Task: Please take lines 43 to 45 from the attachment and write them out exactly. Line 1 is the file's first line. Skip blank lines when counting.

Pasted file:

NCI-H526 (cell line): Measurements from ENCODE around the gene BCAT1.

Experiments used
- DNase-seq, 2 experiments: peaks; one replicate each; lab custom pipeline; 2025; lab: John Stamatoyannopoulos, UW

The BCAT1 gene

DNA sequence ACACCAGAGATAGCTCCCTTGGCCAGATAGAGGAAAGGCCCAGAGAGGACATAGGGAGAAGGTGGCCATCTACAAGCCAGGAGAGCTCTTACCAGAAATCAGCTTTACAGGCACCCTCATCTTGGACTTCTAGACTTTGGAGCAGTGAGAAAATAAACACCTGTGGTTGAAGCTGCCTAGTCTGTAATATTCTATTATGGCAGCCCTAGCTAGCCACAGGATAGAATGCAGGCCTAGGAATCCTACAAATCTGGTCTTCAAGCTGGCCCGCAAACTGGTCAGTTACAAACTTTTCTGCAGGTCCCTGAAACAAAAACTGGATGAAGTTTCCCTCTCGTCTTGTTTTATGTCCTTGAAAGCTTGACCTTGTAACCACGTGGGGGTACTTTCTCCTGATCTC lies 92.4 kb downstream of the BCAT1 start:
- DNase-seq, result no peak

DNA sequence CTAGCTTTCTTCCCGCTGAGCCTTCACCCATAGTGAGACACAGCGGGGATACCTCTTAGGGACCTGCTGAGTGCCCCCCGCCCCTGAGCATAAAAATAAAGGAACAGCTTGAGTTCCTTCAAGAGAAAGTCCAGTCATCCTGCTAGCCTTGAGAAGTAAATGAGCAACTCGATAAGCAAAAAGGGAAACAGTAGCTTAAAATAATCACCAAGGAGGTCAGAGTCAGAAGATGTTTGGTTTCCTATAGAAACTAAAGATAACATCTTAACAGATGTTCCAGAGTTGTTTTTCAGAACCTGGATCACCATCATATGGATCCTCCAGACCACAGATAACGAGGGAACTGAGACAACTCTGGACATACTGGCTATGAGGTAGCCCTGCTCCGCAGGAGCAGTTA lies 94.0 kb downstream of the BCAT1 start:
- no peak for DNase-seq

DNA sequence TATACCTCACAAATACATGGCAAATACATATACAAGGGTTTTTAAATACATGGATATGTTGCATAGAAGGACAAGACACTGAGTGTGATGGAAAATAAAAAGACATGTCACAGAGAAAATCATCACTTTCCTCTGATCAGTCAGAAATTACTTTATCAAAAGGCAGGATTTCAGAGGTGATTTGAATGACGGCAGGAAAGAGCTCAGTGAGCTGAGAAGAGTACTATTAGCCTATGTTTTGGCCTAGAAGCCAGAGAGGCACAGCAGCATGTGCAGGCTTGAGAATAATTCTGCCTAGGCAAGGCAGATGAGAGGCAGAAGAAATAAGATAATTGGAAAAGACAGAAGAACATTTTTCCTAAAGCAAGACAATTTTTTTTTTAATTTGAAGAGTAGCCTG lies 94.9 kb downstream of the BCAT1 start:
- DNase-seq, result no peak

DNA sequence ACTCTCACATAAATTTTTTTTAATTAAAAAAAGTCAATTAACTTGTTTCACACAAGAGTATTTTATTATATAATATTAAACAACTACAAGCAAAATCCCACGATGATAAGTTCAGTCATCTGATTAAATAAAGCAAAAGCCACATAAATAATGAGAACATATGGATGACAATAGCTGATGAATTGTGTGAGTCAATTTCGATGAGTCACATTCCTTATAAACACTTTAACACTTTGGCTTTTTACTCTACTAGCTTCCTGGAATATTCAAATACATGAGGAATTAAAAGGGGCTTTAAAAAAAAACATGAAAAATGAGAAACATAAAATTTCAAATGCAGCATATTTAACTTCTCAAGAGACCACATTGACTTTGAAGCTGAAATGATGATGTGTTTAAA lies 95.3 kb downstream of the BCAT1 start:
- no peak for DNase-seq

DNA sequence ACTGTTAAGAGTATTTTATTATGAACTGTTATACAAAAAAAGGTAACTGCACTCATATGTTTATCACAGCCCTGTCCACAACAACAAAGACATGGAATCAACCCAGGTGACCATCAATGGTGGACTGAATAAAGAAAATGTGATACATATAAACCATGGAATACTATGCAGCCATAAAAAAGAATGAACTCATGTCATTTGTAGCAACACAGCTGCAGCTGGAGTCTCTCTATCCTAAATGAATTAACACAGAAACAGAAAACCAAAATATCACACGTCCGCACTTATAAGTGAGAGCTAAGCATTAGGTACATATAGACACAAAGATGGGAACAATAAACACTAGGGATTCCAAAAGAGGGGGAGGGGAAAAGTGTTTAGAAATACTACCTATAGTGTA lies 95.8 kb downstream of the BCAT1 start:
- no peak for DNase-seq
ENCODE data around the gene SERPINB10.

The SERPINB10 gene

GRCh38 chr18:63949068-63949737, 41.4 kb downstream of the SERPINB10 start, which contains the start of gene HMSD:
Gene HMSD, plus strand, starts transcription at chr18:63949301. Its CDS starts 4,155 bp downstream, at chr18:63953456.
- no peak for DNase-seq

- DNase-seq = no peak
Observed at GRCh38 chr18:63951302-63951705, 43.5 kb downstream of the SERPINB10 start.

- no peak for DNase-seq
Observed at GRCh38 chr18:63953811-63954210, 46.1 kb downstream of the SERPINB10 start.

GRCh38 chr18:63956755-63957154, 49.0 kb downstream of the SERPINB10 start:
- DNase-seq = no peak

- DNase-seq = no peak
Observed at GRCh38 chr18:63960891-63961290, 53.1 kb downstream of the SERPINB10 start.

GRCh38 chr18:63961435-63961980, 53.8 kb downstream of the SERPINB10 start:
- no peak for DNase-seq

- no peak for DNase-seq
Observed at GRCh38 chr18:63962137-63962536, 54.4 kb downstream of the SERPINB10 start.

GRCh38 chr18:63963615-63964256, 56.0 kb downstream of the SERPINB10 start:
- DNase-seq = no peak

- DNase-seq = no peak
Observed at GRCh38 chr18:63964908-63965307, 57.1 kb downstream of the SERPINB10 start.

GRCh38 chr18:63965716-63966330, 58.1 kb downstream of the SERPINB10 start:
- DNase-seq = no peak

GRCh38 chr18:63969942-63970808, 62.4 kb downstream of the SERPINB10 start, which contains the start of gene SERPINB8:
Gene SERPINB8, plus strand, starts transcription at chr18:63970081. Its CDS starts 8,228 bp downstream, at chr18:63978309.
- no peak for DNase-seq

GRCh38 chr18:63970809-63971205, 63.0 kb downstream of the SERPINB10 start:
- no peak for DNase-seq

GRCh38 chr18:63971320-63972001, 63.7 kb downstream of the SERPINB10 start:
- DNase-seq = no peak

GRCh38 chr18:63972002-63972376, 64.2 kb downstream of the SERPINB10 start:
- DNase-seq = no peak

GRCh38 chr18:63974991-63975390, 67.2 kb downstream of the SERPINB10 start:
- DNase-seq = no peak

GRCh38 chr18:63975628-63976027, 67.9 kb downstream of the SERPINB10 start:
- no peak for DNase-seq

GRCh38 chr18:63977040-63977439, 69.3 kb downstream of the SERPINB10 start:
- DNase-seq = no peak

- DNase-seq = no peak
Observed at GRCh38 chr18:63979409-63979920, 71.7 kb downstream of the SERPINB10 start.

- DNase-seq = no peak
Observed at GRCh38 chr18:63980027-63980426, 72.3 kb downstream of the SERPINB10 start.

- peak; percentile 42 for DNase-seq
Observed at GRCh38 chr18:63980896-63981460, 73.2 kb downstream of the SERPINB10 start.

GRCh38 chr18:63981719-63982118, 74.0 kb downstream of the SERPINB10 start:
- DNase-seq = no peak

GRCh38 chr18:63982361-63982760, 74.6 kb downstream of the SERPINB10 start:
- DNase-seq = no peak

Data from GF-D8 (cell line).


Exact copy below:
GRCh38 chr18:63971320-63972001, 63.7 kb downstream of the SERPINB10 start:
- DNase-seq = no peak

GRCh38 chr18:63972002-63972376, 64.2 kb downstream of the SERPINB10 start: